‘Oprah’ looks at life on JBER

New TV show documents military wives


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Yolanda and Col. Morris Goins as seen on “Married To The Army: Alaska.”

Brian Adams

Ask any service member who’s been deployed what they miss most while overseas — family undoubtedly tops that list.

But what’s life like for that same family still on base?

In just three days, you’ll find out.

Inside of Joint Base Elmendorf-Richardson, cameras followed seven wives of paratroopers of the 4th Brigade Combat Team (Airborne), 25th Infantry Division during their recent deployment to Afghanistan. “Married to the Army: Alaska” premiers Sunday, Nov. 18 on the Oprah Winfrey Network.

“You’re going to see a story of sisterhood and selflessness and sacrifice,” said Yolanda Goins, one of the wives on the show and the spouse of Col. Morris Goins.

Though apprehensive at first, Mrs. Goins said she didn’t notice the cameras after awhile.

“It became second nature,” she said. “It was a lot of fun.”

The show follows more than just soldiers’ wives, Yolanda Goins said. The soldiers, their children, spouses and friends are all documented, she said.

“It’s also showing Army life as a whole,” she said.

As the brigade commander’s wife, Goins said other spouses often seek her advice.

“In that role, they do look up to you,” she said. “I found that sometimes I would have to be the killer of stress.”

Sara Dunlap is thankful to have Goins’ counsel to rely on.

After a soldier in her husband’s unit was killed in action, a distraught Dunlap turned to Yolanda.

“She knew exactly what to say,” Dunlap said. “Words that coated my soul.”

Dealing with her first deployment was difficult, Dunlap said.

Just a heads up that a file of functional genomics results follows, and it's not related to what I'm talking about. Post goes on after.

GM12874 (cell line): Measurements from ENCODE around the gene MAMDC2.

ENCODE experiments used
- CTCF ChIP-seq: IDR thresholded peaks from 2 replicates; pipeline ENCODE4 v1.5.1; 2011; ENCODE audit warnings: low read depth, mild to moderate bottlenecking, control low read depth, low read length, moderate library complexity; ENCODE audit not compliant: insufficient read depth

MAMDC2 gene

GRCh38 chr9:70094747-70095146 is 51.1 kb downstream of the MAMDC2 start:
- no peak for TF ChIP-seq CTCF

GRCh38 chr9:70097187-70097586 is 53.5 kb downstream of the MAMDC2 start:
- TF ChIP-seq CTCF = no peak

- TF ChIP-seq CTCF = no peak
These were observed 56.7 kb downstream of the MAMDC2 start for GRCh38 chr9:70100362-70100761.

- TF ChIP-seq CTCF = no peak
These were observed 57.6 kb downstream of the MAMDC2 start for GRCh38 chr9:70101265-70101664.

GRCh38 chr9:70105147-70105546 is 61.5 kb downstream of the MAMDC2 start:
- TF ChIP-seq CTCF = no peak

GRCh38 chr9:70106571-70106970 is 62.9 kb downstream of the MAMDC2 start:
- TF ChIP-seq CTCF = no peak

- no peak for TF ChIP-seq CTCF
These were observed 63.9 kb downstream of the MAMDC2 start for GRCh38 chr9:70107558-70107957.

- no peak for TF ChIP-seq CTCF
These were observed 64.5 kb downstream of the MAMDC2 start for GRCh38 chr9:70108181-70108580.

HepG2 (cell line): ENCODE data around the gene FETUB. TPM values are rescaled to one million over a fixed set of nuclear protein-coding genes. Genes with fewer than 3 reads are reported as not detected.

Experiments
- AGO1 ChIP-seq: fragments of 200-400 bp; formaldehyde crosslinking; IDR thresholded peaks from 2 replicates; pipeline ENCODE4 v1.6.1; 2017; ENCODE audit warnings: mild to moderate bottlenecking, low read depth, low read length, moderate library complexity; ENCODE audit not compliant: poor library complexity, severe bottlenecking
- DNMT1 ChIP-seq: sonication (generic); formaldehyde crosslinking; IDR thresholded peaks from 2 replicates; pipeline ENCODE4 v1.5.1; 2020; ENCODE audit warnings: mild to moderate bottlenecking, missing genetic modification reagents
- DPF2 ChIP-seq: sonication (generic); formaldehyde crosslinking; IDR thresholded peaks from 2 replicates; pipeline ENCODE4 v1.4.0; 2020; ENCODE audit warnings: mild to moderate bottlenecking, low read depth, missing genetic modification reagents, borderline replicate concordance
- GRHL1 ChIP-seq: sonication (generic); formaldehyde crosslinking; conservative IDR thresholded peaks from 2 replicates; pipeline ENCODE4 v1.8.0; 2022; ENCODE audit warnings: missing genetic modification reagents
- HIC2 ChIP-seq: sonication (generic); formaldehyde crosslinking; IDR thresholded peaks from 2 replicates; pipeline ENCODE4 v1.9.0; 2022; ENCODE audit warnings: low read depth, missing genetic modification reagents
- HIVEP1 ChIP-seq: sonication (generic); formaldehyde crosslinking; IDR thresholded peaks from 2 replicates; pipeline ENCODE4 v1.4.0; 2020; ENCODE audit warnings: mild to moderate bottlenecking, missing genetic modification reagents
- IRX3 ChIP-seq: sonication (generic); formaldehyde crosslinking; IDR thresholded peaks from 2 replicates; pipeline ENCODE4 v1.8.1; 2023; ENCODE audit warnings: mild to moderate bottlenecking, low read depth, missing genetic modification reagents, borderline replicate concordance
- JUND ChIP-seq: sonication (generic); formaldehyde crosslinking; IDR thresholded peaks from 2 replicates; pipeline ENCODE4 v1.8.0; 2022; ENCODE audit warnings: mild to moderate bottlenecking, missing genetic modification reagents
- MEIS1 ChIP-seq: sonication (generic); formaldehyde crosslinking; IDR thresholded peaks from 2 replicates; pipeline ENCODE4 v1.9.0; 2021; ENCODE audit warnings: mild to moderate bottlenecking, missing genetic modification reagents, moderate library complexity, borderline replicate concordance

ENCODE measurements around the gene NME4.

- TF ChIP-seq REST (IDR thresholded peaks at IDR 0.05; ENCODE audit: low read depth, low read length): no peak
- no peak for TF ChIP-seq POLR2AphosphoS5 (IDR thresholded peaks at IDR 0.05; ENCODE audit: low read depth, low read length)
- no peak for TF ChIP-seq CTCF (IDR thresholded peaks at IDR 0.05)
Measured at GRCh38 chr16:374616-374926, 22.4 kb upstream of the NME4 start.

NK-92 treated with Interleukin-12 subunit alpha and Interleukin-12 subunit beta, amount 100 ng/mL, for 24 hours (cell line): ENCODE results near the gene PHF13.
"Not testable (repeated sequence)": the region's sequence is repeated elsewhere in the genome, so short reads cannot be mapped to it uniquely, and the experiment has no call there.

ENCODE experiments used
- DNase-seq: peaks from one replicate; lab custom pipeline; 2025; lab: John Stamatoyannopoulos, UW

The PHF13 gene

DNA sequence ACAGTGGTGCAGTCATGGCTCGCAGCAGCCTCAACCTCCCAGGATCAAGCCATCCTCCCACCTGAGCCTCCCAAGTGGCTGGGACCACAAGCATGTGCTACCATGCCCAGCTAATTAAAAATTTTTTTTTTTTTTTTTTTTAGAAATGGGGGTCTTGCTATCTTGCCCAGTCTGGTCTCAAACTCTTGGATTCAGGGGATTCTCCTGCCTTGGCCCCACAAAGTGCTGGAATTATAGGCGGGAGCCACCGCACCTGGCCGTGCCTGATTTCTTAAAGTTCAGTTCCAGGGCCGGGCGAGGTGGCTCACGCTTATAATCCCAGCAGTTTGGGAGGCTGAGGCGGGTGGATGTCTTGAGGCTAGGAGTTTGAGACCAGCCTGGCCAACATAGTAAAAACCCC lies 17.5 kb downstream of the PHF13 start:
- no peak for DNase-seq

“It got extremely overwhelming at times,” she said. “As a new Army wife, I had no idea the sacrifices that these ladies make.”

The latter is why the show is so important, Dunlap said. Most of the country sees photos of cheerful reunions when soldiers return home, she said, but they never witness life during deployment.

“What you don’t see is the sacrifice of the 10 and 12 months leading up to those reunions,” Dunlap said. “What’s happening behind the scenes.”

Dunlap had the added stress of moving from Texas with two small children right before her husband’s deployment.

“I had to navigate not only the Army and the subculture of that — and Alaska,” she said.

Yolanda Goins has watched her husband go overseas four times.

Because she’s been at different stages in her life, the experience has never been the same, she said. Goins said she has grown in different ways every time.

“Each deployment is different,” she said.

The most recent deployment documented on the show was the first time Goins was left in an empty house.

Growing up in a military family, Goins was prepared for the life when she met her husband.

“I knew what I was getting into,” she said. “I always said I wouldn’t marry someone in the military, but here we are.”

Though many reality shows have negative connotations, Goins said, “Married to the Army: Alaska” is different. It delivers an important message, she said.

“I’m very, very excited to have our story told,” Goins said.

Dunlap agreed.

“I’m so grateful to have been a part of it,” she said. “It’s a story that America needs to see.” alaskastar.com

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